Cores Vs Logical Processors

Central Processing Units (CPUs) drive the performance of electronic devices such as computers, laptops, smartphones, and tablets. The architecture of these electronic devices comprises several components that work together to execute tasks, and the CPU is the primary component responsible for executing these tasks.

As CPUs have evolved over the years, two terminologies have come up – cores and logical processors. Both terms relate to CPU specifications, but they have varying meanings, and it’s vital to understand the difference between them. This article aims to explain the differences between cores and logical processors and compare them as well.

Cores Vs Logical Processors
A core is a physical processing unit in a CPU that can execute instructions independently. A computer may have a single-core, dual-core, quad-core, octa-core, or more. Each core works in conjunction with other cores to execute instructions simultaneously, which increases a computer’s performance. The more cores a CPU has, the more efficient it is, and the better it can multitask.

A logical processor, on the other hand, is a thread or a virtual processing unit created by the computer’s operating system to simulate an additional processing unit. Logical processors use hyperthreading technology to simulate an additional core, and they are beneficial for running multiple applications simultaneously.

Logical processors are a technology designed to improve the performance of multicore CPUs. With hyperthreading technology, the CPU can execute two threads simultaneously by splitting each core into two different threads. Essentially, the CPU can execute four threads at the same time with a quad-core CPU, making the computer much faster.

Comparing Cores Vs Logical Processors
Cores and logical processors differ significantly in terms of their implementation, purpose, and performance. Here are a few ways in which they differ:

1. Implementation
Cores are a physical unit in the CPU, while logical processors are created by hyperthreading technology.

2. Purpose
Cores are designed to execute tasks independently, while logical processors are intended to simulate an additional processing unit to improve performance.

3. Performance
Cores are more efficient than logical processors because they execute instructions simultaneously, while logical processors execute instructions in a sequential order.

4. Multitasking
Cores are beneficial for multitasking because they can execute multiple instructions simultaneously, while logical processors can only simulate an additional processing unit and lack the full capabilities of a physical processing unit.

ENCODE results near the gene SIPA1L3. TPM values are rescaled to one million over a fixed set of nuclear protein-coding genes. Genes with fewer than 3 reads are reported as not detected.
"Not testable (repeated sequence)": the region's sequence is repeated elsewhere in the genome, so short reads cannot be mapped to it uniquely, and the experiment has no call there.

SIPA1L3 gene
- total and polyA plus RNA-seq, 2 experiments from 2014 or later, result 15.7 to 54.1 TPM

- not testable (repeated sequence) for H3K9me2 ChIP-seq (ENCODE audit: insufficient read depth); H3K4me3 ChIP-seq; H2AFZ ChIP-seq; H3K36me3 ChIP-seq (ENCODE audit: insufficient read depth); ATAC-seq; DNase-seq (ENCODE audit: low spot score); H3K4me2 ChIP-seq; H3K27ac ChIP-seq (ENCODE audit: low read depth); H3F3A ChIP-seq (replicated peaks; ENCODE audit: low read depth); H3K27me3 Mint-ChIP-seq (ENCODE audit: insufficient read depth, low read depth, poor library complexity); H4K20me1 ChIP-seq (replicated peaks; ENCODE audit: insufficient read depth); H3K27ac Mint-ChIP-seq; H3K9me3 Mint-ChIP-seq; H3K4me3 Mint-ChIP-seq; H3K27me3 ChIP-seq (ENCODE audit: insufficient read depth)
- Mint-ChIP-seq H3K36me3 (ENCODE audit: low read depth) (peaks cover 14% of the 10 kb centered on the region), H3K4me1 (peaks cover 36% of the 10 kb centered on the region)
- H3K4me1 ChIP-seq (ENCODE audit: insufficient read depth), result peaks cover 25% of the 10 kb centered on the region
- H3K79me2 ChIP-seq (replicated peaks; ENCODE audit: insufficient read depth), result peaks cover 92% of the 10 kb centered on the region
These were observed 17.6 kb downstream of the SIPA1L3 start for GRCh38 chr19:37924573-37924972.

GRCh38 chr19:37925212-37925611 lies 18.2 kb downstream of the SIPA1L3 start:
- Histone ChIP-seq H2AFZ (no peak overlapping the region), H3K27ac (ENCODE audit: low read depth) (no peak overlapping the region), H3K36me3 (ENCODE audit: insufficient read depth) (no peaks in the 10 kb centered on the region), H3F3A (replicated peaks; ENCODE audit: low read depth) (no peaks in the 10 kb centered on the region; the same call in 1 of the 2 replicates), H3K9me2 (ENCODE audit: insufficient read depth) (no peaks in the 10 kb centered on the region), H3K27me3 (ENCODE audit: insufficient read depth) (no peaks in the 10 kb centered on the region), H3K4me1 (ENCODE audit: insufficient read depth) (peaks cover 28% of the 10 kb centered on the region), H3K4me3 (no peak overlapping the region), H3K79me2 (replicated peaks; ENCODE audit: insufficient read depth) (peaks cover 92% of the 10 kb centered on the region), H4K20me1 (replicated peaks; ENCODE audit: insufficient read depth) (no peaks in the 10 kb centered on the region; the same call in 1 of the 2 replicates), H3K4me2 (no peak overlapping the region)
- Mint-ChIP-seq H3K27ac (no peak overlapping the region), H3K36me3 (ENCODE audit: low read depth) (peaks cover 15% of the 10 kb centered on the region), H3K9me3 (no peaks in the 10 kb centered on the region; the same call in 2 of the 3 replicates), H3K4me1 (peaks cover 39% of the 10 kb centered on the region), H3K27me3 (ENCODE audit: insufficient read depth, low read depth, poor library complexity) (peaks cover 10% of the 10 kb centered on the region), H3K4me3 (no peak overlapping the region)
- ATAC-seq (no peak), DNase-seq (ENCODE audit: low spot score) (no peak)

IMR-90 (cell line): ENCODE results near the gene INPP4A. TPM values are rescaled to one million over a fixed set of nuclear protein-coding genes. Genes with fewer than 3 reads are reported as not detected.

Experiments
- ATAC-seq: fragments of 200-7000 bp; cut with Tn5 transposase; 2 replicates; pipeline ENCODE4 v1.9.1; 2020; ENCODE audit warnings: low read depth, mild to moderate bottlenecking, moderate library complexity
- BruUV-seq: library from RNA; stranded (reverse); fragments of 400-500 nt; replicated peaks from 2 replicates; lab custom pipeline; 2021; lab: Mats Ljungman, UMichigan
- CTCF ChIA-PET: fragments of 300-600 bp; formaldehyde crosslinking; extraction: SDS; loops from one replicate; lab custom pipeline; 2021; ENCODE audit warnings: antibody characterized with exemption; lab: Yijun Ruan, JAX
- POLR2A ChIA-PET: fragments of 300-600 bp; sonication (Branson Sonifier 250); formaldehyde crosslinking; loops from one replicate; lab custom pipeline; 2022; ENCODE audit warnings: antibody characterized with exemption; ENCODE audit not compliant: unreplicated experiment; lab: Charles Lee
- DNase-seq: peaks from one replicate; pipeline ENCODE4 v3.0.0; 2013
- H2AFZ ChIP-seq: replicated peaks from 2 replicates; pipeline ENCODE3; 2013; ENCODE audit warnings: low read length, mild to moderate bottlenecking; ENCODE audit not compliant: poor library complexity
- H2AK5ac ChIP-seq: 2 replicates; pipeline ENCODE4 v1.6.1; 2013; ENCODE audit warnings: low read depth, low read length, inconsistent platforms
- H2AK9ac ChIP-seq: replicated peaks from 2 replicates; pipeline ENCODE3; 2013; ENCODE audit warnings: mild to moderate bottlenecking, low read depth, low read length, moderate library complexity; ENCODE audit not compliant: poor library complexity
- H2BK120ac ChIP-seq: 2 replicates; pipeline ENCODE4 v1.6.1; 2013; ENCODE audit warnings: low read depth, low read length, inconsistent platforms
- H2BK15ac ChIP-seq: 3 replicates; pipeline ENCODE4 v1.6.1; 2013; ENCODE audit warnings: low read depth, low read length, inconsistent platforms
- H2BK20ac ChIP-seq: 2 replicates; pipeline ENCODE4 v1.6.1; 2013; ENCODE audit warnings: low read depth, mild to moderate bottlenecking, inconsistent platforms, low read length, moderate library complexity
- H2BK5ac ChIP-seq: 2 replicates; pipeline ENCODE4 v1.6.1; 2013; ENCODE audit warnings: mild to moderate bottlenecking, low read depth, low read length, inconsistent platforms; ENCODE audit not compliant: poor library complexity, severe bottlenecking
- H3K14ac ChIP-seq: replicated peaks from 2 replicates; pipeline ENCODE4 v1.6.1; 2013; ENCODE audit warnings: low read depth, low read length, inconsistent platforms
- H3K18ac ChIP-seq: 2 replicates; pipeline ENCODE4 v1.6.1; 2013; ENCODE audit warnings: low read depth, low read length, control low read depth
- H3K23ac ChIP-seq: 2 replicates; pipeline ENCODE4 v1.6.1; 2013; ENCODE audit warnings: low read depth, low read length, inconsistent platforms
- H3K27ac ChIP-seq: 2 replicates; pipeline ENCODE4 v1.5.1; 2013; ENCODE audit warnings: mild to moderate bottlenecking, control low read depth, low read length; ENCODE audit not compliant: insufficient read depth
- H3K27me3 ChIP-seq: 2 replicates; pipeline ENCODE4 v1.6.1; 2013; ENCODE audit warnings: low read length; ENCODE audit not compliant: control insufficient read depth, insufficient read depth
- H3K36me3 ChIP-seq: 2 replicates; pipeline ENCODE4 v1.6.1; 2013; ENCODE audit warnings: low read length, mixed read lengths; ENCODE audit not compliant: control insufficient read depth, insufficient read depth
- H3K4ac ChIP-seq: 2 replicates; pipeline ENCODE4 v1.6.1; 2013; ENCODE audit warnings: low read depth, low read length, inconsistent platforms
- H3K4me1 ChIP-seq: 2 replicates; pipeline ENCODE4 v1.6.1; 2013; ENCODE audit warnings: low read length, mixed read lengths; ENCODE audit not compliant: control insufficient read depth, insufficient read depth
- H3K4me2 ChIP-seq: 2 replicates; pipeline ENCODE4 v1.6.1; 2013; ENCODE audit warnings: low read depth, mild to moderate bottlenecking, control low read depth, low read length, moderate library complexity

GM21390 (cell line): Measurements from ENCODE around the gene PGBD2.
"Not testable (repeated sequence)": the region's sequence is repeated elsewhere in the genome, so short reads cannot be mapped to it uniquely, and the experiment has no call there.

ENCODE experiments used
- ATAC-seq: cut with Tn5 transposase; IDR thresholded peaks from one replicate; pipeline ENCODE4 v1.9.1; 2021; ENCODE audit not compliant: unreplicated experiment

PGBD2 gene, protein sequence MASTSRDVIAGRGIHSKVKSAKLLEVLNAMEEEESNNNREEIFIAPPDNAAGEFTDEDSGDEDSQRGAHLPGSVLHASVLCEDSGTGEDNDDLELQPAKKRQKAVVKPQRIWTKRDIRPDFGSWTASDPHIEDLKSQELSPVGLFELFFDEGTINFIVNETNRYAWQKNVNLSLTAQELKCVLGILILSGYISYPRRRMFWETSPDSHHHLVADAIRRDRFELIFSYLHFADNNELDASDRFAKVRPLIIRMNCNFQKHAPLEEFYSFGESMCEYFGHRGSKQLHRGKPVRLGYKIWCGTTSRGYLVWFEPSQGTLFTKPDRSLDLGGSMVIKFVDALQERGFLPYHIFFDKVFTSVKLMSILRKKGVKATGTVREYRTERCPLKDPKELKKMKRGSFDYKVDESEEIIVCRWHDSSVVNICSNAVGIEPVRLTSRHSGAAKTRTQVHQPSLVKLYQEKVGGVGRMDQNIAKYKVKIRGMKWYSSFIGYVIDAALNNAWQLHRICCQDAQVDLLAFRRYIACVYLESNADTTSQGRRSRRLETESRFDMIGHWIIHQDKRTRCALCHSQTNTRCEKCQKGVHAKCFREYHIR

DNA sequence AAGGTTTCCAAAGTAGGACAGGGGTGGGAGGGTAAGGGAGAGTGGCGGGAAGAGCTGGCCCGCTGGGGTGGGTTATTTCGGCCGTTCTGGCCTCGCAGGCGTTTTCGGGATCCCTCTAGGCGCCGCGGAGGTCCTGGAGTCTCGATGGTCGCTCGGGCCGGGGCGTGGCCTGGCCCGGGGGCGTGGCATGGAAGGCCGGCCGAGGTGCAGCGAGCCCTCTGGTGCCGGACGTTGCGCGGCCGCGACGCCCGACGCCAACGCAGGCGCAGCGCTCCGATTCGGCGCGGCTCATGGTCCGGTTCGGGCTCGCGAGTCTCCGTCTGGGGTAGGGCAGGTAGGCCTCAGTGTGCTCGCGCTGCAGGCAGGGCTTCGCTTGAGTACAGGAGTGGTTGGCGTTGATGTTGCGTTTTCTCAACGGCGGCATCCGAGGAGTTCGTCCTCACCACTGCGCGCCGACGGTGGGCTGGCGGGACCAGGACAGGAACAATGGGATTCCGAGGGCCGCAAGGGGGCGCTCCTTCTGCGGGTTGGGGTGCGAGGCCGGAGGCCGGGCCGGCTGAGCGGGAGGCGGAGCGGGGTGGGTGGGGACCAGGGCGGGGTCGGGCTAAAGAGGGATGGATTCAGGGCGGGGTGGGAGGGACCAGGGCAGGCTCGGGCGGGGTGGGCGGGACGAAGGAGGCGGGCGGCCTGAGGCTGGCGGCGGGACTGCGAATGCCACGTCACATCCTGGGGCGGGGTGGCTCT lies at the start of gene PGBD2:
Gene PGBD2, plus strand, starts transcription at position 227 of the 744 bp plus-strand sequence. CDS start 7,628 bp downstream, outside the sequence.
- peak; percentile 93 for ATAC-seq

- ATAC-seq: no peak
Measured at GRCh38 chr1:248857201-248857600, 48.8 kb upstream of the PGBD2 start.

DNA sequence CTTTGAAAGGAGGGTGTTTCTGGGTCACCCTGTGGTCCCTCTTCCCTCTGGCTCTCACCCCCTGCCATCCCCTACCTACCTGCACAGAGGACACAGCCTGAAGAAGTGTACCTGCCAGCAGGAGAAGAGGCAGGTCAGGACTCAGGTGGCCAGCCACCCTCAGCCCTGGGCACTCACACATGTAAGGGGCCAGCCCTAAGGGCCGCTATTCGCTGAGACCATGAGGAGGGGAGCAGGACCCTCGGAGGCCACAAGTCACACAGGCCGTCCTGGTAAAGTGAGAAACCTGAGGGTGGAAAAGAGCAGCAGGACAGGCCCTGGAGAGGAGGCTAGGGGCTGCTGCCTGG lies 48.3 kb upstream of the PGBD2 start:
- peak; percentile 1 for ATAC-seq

5. Energy Efficiency
Logical processors are more energy-efficient than cores because they use existing resources to simulate an additional processing unit, which requires less power than building an extra physical processing unit.


1. Which is better, cores, or logical processors?
Cores are better for processing power, while logical processors are better for multitasking. However, the implementation of logical processors depends on the software being used, and not all software utilizes hyperthreading technology.

2. Is it better to have more cores or logical processors?
It’s better to have more cores than logical processors because cores execute instructions simultaneously, while logical processors simulate an additional processing unit and lack the full capabilities of a physical processing unit.

3. Can you enable or disable logical processors?
Yes, you can enable or disable logical processors through the computer’s BIOS settings.

4. Does hyperthreading affect performance?
Yes, hyperthreading technology can significantly improve performance because it simulates an additional processing unit, which allows the CPU to execute multiple threads simultaneously.

In conclusion, both cores and logical processors are essential CPU specifications because they play a significant role in a computer’s performance. However, there’s a significant difference between them in terms of implementation, purpose, performance, multitasking, and energy efficiency. When purchasing a computer or upgrading its components, it’s crucial to consider the number of cores and logical processors to ensure that the computer meets your processing and multitasking needs.